Mount Meeker from Allenspark

The sun was in the wrong position for the rest of the ride to Estes Park so I just kept riding past Longs Peak View.  I'd catch it on the way back.  I made it to Estes Park and debauched onto the valley it sits in with pretty light traffic conditions.  I wandered about for a bit but then decided to get back on CO7 and head out of town.  

I got stopped by one of the police officer on CO7 but squeaked my way out of a ticket as I was going 14 miles over the limit (I swear I missed the dang speed limit sign that said it was a 35 mph area); and fortunately for me, the officer's policy was to write for 15+ above the limit.  

A view of Long's Peak

I slowly left Estes Park and got back into the Peak to Peak Highway to make my way down to Lyon and from there get on US36 to Boulder.  I was feeling a bit tired and cold by the time I went past the junction of CO72 and CO7 so didn't get much enjoyment from the twisty turns provided by the St. Vrain Canyon Rd which leads one to Lyons.

The rest of the ride was slab riding in ever increasing traffic.  I hit Boulder at 3:00PM and I guess that's when their rush hour starts since it was pretty much stop and go traffic through the town.  Finally clear of it, I made good time on southbound US36 which got me to US270 to the I-70 Super Slab heading east.  I got off at the Tower Rd exit and from there it was my regular work commute home.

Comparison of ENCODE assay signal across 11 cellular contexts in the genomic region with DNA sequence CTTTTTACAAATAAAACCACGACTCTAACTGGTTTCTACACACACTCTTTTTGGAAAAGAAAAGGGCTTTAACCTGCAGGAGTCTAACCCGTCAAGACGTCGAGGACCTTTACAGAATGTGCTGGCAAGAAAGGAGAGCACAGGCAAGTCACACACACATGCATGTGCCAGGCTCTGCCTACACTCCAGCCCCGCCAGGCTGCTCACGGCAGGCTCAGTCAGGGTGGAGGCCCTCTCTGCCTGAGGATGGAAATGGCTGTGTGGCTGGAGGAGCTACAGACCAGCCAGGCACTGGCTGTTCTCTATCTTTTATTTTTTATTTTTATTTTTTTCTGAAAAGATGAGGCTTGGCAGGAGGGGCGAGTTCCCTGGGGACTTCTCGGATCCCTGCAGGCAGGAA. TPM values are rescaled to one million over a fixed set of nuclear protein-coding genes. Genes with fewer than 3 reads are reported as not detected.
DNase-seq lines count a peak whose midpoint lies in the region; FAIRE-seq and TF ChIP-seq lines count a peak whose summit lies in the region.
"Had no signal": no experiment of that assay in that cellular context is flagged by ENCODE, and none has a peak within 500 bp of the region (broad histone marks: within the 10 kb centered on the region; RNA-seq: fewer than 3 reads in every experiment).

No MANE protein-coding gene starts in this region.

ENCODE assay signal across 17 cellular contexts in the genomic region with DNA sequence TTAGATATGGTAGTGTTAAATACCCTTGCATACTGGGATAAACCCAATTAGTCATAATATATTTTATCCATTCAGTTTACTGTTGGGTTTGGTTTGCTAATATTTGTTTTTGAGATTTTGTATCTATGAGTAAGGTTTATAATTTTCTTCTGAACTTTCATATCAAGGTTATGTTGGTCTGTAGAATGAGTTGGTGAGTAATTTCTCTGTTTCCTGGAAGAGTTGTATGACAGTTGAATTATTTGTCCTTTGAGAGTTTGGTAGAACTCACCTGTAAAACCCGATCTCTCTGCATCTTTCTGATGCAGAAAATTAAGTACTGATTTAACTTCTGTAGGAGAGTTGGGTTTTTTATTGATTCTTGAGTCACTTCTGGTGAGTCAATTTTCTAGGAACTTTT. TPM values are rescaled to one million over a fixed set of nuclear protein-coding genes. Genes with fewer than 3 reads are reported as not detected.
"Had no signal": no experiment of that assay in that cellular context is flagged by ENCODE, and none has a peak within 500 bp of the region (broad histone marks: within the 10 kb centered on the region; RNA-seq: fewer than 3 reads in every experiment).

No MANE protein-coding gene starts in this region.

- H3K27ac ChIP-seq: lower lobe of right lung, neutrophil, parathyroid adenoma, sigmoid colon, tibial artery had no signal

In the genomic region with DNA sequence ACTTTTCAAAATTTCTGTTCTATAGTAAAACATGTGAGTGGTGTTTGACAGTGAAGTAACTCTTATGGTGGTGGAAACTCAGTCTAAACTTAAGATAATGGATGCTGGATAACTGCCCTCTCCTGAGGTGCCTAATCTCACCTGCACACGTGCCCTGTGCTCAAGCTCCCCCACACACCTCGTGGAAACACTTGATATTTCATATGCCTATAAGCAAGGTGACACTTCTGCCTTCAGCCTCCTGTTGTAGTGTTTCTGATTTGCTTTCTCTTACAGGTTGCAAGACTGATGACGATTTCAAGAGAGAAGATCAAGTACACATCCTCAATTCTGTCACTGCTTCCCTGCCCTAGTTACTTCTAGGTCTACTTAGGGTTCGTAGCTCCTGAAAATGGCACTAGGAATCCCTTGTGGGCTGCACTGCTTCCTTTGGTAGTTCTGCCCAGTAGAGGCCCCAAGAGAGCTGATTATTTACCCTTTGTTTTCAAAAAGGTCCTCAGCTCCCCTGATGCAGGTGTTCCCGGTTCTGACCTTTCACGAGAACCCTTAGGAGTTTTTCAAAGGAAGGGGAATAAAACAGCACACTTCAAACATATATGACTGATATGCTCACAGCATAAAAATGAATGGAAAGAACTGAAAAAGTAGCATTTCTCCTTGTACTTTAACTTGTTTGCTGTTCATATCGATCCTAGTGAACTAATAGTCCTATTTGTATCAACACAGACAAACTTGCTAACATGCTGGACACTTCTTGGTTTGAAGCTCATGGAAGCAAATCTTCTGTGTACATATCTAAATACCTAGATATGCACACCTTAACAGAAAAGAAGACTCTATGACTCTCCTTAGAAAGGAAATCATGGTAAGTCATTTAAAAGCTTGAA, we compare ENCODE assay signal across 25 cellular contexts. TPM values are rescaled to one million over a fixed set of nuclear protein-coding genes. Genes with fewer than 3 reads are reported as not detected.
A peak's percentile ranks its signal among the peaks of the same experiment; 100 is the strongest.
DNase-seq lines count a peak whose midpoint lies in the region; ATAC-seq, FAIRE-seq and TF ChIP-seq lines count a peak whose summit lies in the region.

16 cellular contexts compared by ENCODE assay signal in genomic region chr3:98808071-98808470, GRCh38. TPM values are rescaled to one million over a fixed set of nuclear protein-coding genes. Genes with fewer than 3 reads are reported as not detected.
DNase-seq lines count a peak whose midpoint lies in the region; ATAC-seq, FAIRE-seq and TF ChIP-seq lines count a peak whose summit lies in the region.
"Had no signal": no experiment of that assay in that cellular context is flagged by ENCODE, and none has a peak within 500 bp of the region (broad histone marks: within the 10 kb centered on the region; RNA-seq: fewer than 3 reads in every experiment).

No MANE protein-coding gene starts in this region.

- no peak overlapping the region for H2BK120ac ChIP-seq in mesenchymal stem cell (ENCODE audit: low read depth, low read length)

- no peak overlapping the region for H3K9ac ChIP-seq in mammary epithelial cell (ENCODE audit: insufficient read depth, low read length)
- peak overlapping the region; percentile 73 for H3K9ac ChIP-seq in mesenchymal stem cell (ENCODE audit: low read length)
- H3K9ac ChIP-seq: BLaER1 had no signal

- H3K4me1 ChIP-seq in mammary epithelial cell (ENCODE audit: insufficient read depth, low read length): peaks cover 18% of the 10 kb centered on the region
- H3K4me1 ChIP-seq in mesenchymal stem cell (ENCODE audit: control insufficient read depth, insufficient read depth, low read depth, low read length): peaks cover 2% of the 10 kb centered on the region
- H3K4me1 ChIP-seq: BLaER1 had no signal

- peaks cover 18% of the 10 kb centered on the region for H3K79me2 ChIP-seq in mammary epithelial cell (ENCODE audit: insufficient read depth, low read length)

237 miles in about 7 hrs of saddle time, my butt's out of shape for touring apparently, must ride more!  Temperatures had soared in the afternoon into the mid 60s for the Denver Metro area and felt quite nice as I neared my home.  It was a good day to ride, hope you got some riding in.

Tuesday, October 26, 2010

A windy ride to visit Natasha

Yesterday and today proved quite windy in terms of riding a motorcycle. I thought it was bad yesterday afternoon when I went for a short ride, I was mistaken.  Today as I rode to Golden, CO to visit Natasha while she's partly dismantled, would prove to be a day of stronger winds with temperatures in the low 40s.

I was riding Brigitta, my '87 R80 Beemer and there were times when the wind tried to toss us around in our lane as we slabbed it to Linden Engineering for pictures.

I got to Golden with no issues, just a few adrenalin-generating moments due to the wind but that's it.